There exists a generalization of the Gaussian scale-space theory to more general affine and spatio-temporal scale-spaces.[10][11] In addition to variabilities over scale, which original scale-space theory was designed to handle, this generalized scale-space theory also comprises other types of variabilities, including image deformations caused by viewing variations, approximated by local affine transformations, and relative motions between objects in the world and the observer, approximated by local Galilean transformations. In this theory, rotational symmetry is not imposed as a necessary scale-space axiom and is instead replaced by requirements of affine and/or Galilean covariance. The generalized scale-space theory leads to predictions about receptive field profiles in good qualitative agreement with receptive field profiles measured by cell recordings in biological vision.[12][13]

In the computer vision, image processing and signal processing literature there are many other multi-scale approaches, using wavelets and a variety of other kernels, that do not exploit or require the same requirements as scale space descriptions do; please see the article on related multi-scale approaches. There has also been work on discrete scale-space concepts that carry the scale-space properties over to the discrete domain; see the article on scale space implementation for examples and references.

See also[edit]


  1. ^ Koenderink, Jan "The structure of images", Biological Cybernetics, 50:363–370, 1984
  2. ^ J. Babaud, A. P. Witkin, M. Baudin, and R. O. Duda, Uniqueness of the Gaussian kernel for scale-space filtering. IEEE Trans. Pattern Anal. Machine Intell. 8(1), 26–33, 1986.
  3. ^ A. Yuille, T.A. Poggio: Scaling theorems for zero crossings. IEEE Trans. Pattern Analysis & Machine Intelligence, Vol. PAMI-8, no. 1, pp. 15–25, Jan. 1986.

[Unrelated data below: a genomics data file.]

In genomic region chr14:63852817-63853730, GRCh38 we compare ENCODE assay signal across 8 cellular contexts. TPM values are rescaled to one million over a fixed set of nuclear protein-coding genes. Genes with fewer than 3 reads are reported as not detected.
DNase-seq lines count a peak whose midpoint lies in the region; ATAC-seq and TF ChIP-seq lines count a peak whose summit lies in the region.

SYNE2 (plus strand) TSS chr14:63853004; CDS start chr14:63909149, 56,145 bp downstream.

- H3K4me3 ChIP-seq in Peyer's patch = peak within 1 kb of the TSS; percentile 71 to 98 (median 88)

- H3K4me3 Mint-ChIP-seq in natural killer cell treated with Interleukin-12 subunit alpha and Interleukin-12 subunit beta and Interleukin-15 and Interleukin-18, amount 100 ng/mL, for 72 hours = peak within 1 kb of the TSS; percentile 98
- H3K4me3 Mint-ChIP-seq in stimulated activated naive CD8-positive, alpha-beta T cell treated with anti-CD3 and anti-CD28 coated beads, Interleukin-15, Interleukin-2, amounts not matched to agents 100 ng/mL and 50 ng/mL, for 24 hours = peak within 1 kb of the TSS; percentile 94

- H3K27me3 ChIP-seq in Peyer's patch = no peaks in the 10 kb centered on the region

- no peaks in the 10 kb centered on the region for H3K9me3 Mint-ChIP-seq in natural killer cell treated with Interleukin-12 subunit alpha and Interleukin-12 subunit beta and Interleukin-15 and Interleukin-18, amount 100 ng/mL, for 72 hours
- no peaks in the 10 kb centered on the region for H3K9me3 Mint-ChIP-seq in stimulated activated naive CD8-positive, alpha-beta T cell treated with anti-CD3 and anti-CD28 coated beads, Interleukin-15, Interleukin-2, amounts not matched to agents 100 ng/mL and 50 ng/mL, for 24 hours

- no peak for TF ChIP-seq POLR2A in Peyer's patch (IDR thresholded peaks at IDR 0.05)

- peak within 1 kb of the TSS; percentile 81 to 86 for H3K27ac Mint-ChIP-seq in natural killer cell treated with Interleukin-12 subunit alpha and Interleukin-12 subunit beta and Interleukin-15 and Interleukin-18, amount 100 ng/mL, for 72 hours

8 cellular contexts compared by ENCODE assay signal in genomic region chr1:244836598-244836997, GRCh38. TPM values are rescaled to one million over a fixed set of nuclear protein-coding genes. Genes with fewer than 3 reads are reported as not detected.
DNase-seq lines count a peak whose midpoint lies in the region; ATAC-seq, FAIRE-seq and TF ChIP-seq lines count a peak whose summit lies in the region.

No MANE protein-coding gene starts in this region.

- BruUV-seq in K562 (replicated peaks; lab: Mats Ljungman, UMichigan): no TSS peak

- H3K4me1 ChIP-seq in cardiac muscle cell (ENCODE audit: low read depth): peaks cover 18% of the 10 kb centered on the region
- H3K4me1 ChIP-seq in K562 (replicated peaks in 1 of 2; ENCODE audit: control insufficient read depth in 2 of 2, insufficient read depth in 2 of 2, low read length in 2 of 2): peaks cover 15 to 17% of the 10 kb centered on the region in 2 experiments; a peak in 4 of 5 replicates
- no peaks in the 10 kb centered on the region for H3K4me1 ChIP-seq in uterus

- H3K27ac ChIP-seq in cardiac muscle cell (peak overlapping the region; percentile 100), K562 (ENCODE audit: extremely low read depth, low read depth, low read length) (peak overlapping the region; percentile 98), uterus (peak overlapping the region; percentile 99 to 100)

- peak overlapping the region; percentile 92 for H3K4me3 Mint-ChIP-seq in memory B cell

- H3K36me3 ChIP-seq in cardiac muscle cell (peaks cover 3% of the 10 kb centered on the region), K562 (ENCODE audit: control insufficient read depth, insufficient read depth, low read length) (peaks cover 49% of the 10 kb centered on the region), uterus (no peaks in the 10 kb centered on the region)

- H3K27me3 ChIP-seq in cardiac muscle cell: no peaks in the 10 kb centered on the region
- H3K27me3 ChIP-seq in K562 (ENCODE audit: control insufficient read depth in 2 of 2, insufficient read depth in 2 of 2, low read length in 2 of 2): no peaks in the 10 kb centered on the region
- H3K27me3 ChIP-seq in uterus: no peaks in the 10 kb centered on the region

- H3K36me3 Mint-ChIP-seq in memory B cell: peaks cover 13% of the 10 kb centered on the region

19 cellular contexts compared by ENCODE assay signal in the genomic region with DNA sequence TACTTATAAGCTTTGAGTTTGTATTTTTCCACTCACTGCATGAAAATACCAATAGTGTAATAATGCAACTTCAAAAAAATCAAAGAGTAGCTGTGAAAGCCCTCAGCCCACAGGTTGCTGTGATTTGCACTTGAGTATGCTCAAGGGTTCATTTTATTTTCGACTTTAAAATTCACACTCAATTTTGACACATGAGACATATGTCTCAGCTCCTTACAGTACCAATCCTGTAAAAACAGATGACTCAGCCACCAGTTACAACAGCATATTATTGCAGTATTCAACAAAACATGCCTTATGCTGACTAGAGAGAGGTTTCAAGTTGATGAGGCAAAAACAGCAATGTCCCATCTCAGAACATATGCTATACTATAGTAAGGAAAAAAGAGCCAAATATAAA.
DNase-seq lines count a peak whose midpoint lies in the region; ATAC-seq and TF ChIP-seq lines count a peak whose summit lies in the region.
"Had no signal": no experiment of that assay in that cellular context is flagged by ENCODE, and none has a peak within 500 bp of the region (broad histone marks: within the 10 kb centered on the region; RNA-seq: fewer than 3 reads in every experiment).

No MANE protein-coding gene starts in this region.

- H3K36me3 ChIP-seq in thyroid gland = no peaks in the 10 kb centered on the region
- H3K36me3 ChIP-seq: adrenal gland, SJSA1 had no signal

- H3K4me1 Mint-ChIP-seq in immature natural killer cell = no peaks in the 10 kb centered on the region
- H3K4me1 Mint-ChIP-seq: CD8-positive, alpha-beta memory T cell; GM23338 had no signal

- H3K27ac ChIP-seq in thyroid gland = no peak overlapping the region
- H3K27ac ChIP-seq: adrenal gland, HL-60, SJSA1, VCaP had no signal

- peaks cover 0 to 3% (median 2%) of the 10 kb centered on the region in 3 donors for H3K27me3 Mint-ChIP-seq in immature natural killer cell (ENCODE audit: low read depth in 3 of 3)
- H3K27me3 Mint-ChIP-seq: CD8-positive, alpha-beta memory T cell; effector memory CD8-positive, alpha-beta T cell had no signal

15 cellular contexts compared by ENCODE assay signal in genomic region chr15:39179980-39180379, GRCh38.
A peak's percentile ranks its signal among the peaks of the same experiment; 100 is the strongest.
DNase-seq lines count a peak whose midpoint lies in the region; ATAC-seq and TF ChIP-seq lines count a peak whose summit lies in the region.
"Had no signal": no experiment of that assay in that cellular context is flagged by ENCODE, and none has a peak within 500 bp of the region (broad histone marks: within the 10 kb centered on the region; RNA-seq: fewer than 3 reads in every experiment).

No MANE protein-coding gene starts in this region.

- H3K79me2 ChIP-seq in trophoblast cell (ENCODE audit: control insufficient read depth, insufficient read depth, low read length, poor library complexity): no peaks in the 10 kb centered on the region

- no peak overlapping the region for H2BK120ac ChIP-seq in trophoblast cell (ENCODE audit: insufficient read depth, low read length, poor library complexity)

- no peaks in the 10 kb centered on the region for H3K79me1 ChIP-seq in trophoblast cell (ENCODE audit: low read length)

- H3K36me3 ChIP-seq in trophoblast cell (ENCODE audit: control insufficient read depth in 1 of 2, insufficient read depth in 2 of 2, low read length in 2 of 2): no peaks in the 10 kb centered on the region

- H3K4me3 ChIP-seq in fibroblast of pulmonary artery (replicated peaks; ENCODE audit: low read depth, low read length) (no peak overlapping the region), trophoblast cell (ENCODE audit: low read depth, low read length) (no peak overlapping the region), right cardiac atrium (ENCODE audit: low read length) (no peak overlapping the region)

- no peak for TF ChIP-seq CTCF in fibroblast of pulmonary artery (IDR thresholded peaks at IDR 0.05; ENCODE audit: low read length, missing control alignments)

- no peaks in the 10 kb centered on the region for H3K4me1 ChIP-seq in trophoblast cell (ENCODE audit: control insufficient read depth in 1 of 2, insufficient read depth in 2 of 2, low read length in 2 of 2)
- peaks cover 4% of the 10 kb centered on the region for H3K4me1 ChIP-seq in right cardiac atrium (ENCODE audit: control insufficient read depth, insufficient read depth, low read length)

4. ^ a b c Lindeberg, T., "Scale-space for discrete signals," PAMI(12), No. 3, March 1990, pp. 234–254.
  5. ^ Lindeberg, Tony, Scale-Space Theory in Computer Vision, Kluwer, 1994,
  6. ^ Pauwels, E., van Gool, L., Fiddelaers, P. and Moons, T.: An extended class of scale-invariant and recursive scale space filters, IEEE Transactions on Pattern Analysis and Machine Intelligence, Vol. 17, No. 7, pp. 691–701, 1995.
  7. ^ a b Lindeberg, T.: On the axiomatic foundations of linear scale-space: Combining semi-group structure with causailty vs. scale invariance. In: J. Sporring et al. (eds.) Gaussian Scale-Space Theory: Proc. PhD School on Scale-Space Theory, (Copenhagen, Denmark, May 1996), pages 75–98, Kluwer Academic Publishers, 1997.
  8. ^ Florack, Luc, Image Structure, Kluwer Academic Publishers, 1997.
  9. ^ Weickert, J. Linear scale space has first been proposed in Japan. Journal of Mathematical Imaging and Vision, 10(3):237–252, 1999.
  10. ^ a b c Lindeberg, T. Generalized Gaussian scale-space axiomatics comprising linear scale-space, affine scale-space and spatio-temporal scale-space, Journal of Mathematical Imaging and Vision, Volume 40, Number 1, 36-81, 2011.
  11. ^ a b Lindeberg, T. Generalized axiomatic scale-space theory, Advances in Imaging and Electron Physics, Elsevier, volume 178, pages 1-96, 2013.
  12. ^ Lindeberg, T. A computational theory of visual receptive fields, Biological Cybernetics, 107(6): 589-635, 2013.
  13. ^ Lindeberg, T. Invariance of visual operations at the level of receptive fields, PLoS ONE 8(7):e66990, 2013